It follows that there is broad uniformity in whistleblowing detriment, unfair dismissal on whistleblowing grounds, and discrimination claims, in that personal knowledge and motivation of the person carrying out the act complained of is required in order to establish liability (Malik v Cenkos Securities Plc UKEAT/0100/17.)

Disability discrimination - knowledge of disability

In Donelien v Liberata UK Limited (2018 EWCA Civ 129), the Court of Appeal has upheld an employment tribunal’s decision that an employer did not have constructive knowledge of an employee’s disability and therefore had no duty to make reasonable adjustments.

In order for an employer to become obliged to make reasonable adjustments, it must know that the employee is disabled. In this case the employer had taken reasonable steps to ascertain whether the employee was disabled or not and had at its disposal a range of medical information which, in the court’s view, entitled the employer at the time to decide that the employee was not disabled.

The test was what it was reasonable for the employer to know, not whether it could have done more. Therefore, it did not have to make reasonable adjustments, despite the court’s finding that the employee was in fact disabled in the last two months of her employment.

Non-renewal of fixed term contract

The case of Royal Surrey County NHS Foundation Trust v Drzymala (UKEAT/0063/17) is a reminder that employing someone on a fixed term contract does not allow the employer a low-cost dismissal when that contract comes to an end.

The expiry and non-renewal of a fixed term contract amounts to a dismissal in law, so any fixed term employee with at least two years’ service has the right to claim unfair dismissal. The fact that the fixed term has expired is not of itself sufficient to render the dismissal fair. The employer can only dismiss fairly if the reason for dismissal falls within one of the statutory potentially fair reasons.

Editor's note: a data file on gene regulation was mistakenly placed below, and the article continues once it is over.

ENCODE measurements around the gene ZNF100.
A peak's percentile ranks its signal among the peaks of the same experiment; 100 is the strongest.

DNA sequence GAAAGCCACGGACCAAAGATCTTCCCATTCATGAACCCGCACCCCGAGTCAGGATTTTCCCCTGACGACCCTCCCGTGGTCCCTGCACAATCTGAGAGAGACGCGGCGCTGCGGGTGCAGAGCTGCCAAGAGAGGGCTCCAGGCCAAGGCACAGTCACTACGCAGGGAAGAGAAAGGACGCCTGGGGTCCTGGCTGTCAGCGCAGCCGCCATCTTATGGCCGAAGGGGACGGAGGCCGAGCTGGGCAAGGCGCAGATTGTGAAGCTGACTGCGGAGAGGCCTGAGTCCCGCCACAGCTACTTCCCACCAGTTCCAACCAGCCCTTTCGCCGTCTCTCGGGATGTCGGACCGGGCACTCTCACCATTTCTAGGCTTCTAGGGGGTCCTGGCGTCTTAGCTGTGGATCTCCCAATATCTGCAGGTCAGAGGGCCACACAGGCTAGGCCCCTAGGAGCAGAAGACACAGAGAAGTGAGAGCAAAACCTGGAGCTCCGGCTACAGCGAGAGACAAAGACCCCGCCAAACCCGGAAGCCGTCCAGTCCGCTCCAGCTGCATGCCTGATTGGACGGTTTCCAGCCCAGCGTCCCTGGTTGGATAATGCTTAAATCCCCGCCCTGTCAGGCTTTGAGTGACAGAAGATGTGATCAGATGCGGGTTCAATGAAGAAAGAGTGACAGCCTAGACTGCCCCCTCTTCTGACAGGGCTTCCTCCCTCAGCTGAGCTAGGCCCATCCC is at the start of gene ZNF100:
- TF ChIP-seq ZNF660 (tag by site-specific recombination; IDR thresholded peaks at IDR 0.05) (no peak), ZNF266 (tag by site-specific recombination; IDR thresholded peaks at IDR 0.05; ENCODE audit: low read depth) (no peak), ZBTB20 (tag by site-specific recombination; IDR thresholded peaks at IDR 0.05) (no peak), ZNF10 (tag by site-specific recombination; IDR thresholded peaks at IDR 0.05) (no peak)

In this case the employer thought that merely by complying with the non-discrimination laws with regard to fixed term employees, the dismissal would be fair. However, the EAT held that the dismissal was unfair, partly because the Trust had failed to discuss alternative roles for the Claimant as it would do in a redundancy situation.

Stand-by time at home found to be working time

The question before the European Court of Justice (ECJ) in Ville de Nivelles v Matzak (C-518/15) was whether, when Belgian firefighters were on "stand by" when at home, that was "working time" under the Working Time Directive.

In the circumstances here, it was, concluded the ECJ. The firefighters had to remain physically present at a place designated by their employer and they had to able to reach work in eight minutes. This limited their ability to devote themselves to their personal affairs.

This was not the same as a situation where someone must simply remain contactable whilst on stand-by, but not present at the place of work. In those circumstances, if the worker could manage his or her time and outside interests with fewer constraints, only time spent in the actual provision of services would be working time.

Whistleblowing claim against overseas based colleagues

The test in Lawson v Serco is the basis for determining whether an overseas employee can sue their employer in a British employment tribunal. The EAT has decided that this test also applies when it comes to deciding whether claims for detriment from whistleblowing can be made against co-workers.

Mr Bamieh was an employee of the Foreign and Commonwealth Office who was on secondment with two FCO colleagues to an EU Mission in Kosovo. He made a claim for detriment against the Mission and also the two colleagues. The tribunal had no jurisdiction to hear the claims against Mission, primarily because it had no domestic legal personality. However, the claims against colleagues were allowed to proceed.

The two colleagues were resident overseas and took day-to-day instruction direct from the Head of Mission in Kosovo, but they were employed by the British government under English law contracts and the FCO remained responsible overall for disciplinary matters, contract renewal and dismissal. An assessment of the strength of the connection between each individual respondent and Great Britain and British employment law meant that the jurisdiction of the tribunal extended to them. (Bamieh v EULEX (Kosovo) and others UKEAT/0268/16.)

The information and any commentary contained in this newsletter are for general information purposes only and do not constitute legal or any other type of professional advice. Darryl Evans and Evans Employment Law Limited do not accept any and, to the extent permitted by law, exclude all, liability to any person for any loss which may arise from relying upon or otherwise using the information contained in this newsletter. If you have a particular query or issue you are strongly advised to obtain specific, personal advice and not to rely on the information or comments in this newsletter.